high scholarship in social service, it has not looked after the character and effectiveness of its resources from the point of view of changing social needs.
No one will deny for a moment that the colleges have rendered indispensable service to the country in spite of their lack of resources and of their point of view with regard to scholarship—some indeed will say because of it. It is time, however, that every institution of higher learning should eschew the old notion of compulsory morality and of the paramount desirability of personal influence irrespective of rhyme or reason. Other things being equal, the man of the greatest intellectual equipment will be the most moral man because in the long run he will be most effective in advancing the social welfare. The chances are that he will have just as much desire to do good as his less well-equipped brother; and he will have in addition the very essential capacity of directing his forces to the good end he desires to accomplish. The small colleges have worked faithfully to make other things equal, but only in the universities and in the larger colleges is there yet much true insight into the social value of genuine scholarship, or sufficient recognition that morality and knowledge go hand in hand. If the universities have erred in one direction—letting "moral discipline" go by the board—the colleges have erred in the other. What the colleges have now more explicitly to recognize is that the world to-day needs men and women whose good intentions, whose Christian "character," are directed and made effective by scientific knowledge of things as they are, by hardheaded capacity and courage to think, by energy to act rationally and with sympathetic understanding, even in the face of complex difficulties and unkindly criticism; and that it is the business of the college to develop the potentialities of such capacity.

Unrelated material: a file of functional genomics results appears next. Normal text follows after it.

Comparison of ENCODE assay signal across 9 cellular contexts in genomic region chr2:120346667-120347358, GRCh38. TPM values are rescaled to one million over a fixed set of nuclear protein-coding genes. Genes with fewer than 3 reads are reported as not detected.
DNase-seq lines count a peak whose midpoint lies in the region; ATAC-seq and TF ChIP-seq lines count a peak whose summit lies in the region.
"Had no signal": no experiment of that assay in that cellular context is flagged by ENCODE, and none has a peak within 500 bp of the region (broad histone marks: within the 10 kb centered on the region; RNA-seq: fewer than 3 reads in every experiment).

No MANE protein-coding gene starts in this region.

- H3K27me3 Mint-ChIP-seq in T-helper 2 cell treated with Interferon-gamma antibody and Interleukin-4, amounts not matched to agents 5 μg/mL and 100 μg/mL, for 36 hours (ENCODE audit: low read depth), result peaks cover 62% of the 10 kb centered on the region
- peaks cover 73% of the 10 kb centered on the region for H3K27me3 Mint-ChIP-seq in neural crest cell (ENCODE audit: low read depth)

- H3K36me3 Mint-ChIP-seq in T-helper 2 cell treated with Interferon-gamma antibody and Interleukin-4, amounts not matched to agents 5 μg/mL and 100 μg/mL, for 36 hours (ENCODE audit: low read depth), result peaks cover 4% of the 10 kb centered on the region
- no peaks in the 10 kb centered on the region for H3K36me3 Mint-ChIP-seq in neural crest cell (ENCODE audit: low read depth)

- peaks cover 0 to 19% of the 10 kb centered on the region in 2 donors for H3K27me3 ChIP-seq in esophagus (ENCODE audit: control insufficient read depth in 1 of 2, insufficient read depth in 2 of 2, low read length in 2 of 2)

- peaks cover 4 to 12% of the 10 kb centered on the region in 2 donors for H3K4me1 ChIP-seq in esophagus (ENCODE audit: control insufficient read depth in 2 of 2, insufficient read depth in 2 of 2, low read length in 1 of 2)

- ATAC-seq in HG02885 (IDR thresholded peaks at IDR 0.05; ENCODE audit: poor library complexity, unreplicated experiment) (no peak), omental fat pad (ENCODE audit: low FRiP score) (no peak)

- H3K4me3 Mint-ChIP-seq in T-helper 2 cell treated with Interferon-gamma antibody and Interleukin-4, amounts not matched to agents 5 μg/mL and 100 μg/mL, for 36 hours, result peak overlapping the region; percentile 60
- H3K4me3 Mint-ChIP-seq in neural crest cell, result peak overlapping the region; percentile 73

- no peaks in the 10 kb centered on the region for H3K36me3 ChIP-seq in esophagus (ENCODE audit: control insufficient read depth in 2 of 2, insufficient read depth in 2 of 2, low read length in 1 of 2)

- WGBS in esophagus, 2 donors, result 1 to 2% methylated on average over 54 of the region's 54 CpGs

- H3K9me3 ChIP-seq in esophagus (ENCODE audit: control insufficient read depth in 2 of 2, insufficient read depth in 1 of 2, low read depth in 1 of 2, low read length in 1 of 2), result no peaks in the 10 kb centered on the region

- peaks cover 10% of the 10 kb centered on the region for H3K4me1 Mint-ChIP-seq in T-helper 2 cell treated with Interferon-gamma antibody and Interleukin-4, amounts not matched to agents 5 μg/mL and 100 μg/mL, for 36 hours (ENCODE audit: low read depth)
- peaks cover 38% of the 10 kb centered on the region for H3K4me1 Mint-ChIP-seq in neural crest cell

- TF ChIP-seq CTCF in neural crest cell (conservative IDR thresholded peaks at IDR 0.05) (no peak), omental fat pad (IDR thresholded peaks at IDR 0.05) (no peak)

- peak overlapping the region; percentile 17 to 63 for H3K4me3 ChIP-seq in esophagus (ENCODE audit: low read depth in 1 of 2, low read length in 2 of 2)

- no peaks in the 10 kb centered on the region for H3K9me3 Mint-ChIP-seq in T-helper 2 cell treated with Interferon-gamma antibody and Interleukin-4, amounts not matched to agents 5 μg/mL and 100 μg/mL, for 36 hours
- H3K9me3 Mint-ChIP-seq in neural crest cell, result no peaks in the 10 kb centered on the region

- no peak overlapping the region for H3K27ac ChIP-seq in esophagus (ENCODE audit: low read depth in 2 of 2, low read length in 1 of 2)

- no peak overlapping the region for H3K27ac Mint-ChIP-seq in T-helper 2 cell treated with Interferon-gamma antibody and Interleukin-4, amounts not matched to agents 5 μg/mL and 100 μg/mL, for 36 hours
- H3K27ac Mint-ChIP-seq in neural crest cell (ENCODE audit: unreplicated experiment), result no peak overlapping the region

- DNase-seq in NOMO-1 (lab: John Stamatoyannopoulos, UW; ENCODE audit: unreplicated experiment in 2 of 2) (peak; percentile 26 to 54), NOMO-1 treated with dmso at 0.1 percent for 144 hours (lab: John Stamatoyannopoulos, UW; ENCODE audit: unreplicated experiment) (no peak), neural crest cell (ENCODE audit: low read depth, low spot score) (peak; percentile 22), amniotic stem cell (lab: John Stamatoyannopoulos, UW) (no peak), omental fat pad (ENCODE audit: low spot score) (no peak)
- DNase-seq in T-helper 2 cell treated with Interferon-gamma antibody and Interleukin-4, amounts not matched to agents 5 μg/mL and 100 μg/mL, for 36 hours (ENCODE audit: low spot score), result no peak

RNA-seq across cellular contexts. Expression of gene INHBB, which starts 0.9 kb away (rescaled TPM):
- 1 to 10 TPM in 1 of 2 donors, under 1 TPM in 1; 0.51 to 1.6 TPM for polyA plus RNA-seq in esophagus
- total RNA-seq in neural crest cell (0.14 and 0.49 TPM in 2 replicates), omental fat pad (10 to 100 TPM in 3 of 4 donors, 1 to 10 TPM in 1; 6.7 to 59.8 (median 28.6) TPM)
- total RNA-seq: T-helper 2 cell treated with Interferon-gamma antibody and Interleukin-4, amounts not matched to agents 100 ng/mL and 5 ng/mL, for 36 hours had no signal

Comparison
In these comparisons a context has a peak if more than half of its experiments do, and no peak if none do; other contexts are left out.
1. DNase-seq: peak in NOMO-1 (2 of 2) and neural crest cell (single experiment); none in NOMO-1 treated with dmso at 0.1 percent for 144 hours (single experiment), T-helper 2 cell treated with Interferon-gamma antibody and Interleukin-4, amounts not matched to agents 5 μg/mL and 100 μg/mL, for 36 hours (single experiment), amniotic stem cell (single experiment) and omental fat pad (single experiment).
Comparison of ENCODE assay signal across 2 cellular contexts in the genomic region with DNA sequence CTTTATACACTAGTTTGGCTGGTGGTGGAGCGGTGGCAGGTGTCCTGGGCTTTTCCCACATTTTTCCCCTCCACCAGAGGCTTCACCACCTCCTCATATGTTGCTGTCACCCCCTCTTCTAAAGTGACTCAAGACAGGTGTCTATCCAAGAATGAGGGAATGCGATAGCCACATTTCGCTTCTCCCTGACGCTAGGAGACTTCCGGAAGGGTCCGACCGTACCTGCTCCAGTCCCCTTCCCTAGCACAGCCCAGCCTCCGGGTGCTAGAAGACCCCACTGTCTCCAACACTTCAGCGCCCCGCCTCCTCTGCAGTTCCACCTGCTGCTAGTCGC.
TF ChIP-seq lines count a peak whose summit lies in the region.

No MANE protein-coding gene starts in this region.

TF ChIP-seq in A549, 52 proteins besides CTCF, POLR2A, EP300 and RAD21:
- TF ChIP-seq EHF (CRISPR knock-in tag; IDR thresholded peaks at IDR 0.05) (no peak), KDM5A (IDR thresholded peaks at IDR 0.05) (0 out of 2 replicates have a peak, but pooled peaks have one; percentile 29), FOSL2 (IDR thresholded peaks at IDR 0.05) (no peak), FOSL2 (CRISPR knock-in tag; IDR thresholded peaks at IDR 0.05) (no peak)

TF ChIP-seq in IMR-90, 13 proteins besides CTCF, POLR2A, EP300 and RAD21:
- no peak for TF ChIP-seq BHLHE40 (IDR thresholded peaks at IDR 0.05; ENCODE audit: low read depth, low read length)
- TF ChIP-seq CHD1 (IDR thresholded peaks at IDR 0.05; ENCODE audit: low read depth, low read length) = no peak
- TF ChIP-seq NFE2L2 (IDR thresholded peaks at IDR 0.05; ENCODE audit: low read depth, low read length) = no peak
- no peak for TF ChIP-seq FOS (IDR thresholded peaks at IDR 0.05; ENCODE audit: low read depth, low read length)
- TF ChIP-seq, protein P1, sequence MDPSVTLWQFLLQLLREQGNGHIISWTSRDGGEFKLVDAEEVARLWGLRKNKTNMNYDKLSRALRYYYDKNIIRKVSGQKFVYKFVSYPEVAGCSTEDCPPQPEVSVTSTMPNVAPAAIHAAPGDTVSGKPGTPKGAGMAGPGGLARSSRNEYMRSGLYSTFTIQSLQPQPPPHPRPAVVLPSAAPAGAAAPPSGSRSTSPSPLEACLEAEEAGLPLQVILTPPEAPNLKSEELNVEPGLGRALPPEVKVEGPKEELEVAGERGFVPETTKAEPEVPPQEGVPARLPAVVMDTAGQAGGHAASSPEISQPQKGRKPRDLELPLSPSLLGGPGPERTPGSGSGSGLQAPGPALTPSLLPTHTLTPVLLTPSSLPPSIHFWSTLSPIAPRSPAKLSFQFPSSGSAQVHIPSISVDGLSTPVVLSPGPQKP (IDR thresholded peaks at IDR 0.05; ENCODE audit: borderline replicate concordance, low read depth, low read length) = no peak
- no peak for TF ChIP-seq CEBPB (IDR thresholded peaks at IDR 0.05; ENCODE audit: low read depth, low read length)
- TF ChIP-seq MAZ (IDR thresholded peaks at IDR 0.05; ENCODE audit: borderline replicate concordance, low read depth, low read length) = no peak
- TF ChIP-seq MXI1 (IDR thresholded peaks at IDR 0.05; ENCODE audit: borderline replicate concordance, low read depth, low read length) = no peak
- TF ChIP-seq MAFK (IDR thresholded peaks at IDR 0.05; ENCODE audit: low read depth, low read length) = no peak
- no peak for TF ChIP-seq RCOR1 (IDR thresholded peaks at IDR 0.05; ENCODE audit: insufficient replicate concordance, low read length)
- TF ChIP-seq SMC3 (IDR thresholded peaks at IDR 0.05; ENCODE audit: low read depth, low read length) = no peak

To develop these basic powers we must have the right processes, and, back of the process, sufficient resources, for without resources the education needful to-day is an impossibility. The educational resources of the college are its material equipment, its students, and its faculty—and the greatest of these is the faculty. When all is said, the faculty makes the college—and scholarship makes the faculty. But even now the colleges recognize this but vaguely, and with some reluctance, perhaps because the men the universities have supplied to them as teachers have had often a sort of non-human, pseudo-scholarship of useless erudition, rather than the real scholarship and the real enthusiasms of men and women who not only know their own subjects passably well, but are deeply enough interested in human life to wish their work to have some direct and tangible relation to it. Given a faculty with genuine scholarship of this kind, with a reasonable average of experience in teaching and acquaintance with educational theory, with a consciousness of the problems of the college in its relation to the educational needs of a democracy undergoing the strains of growth and